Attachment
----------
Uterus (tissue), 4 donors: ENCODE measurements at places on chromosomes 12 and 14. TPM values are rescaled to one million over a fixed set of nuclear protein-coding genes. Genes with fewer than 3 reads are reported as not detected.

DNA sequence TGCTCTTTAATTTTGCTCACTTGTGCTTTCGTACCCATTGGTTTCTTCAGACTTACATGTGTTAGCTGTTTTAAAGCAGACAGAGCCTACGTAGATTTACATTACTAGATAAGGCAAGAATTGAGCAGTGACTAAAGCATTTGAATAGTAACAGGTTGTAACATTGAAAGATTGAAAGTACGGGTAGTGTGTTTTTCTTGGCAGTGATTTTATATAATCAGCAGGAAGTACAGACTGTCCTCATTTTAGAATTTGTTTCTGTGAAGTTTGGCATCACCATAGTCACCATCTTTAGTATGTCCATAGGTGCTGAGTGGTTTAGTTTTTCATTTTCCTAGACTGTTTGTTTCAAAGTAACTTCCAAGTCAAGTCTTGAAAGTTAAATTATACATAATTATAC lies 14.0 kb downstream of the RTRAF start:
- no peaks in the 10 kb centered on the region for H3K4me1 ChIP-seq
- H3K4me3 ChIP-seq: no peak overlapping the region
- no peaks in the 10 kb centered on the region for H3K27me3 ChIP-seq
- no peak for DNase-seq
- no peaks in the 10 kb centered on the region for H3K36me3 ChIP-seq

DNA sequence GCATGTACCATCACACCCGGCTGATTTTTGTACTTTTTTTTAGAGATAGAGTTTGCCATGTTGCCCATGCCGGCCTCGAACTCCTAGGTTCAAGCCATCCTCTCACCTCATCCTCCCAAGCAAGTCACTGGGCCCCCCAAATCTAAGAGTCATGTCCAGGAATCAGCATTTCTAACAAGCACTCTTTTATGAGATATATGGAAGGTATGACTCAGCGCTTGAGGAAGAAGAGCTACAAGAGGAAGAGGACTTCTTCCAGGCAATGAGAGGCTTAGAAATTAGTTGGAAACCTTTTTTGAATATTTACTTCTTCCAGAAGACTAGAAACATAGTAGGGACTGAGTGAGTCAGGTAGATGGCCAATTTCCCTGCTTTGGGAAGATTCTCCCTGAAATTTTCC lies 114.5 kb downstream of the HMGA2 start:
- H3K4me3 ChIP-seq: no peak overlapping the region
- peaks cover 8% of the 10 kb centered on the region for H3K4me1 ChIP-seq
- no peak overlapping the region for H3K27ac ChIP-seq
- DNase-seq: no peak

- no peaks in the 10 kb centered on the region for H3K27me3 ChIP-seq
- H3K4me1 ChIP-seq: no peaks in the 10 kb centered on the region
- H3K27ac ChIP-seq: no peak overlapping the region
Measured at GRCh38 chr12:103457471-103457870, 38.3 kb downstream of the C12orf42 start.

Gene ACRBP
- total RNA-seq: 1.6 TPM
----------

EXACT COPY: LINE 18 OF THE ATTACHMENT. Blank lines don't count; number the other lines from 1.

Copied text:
- total RNA-seq: 1.6 TPM